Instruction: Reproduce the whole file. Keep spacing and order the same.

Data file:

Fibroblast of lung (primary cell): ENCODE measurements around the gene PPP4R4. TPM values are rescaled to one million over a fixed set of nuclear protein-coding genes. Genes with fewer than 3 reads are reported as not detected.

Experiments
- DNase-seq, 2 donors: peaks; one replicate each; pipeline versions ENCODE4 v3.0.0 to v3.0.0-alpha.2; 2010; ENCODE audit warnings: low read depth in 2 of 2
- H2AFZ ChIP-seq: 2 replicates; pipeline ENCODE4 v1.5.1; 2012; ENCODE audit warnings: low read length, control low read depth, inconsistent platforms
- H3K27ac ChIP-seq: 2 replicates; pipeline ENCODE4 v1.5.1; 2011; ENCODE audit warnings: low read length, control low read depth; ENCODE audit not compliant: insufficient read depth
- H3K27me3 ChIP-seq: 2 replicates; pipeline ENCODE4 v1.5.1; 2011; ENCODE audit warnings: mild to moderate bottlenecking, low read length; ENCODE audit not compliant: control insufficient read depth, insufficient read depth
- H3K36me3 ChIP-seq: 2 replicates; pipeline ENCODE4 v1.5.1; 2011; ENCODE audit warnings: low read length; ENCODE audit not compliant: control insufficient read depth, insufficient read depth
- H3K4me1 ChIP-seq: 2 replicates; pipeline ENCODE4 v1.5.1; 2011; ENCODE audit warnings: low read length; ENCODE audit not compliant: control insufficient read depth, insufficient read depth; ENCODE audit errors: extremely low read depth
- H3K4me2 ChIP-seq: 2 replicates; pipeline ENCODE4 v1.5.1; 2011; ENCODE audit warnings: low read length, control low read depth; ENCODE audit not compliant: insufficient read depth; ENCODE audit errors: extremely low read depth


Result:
Fibroblast of lung (primary cell): ENCODE measurements around the gene PPP4R4. TPM values are rescaled to one million over a fixed set of nuclear protein-coding genes. Genes with fewer than 3 reads are reported as not detected.

Experiments
- DNase-seq, 2 donors: peaks; one replicate each; pipeline versions ENCODE4 v3.0.0 to v3.0.0-alpha.2; 2010; ENCODE audit warnings: low read depth in 2 of 2
- H2AFZ ChIP-seq: 2 replicates; pipeline ENCODE4 v1.5.1; 2012; ENCODE audit warnings: low read length, control low read depth, inconsistent platforms
- H3K27ac ChIP-seq: 2 replicates; pipeline ENCODE4 v1.5.1; 2011; ENCODE audit warnings: low read length, control low read depth; ENCODE audit not compliant: insufficient read depth
- H3K27me3 ChIP-seq: 2 replicates; pipeline ENCODE4 v1.5.1; 2011; ENCODE audit warnings: mild to moderate bottlenecking, low read length; ENCODE audit not compliant: control insufficient read depth, insufficient read depth
- H3K36me3 ChIP-seq: 2 replicates; pipeline ENCODE4 v1.5.1; 2011; ENCODE audit warnings: low read length; ENCODE audit not compliant: control insufficient read depth, insufficient read depth
- H3K4me1 ChIP-seq: 2 replicates; pipeline ENCODE4 v1.5.1; 2011; ENCODE audit warnings: low read length; ENCODE audit not compliant: control insufficient read depth, insufficient read depth; ENCODE audit errors: extremely low read depth
- H3K4me2 ChIP-seq: 2 replicates; pipeline ENCODE4 v1.5.1; 2011; ENCODE audit warnings: low read length, control low read depth; ENCODE audit not compliant: insufficient read depth; ENCODE audit errors: extremely low read depth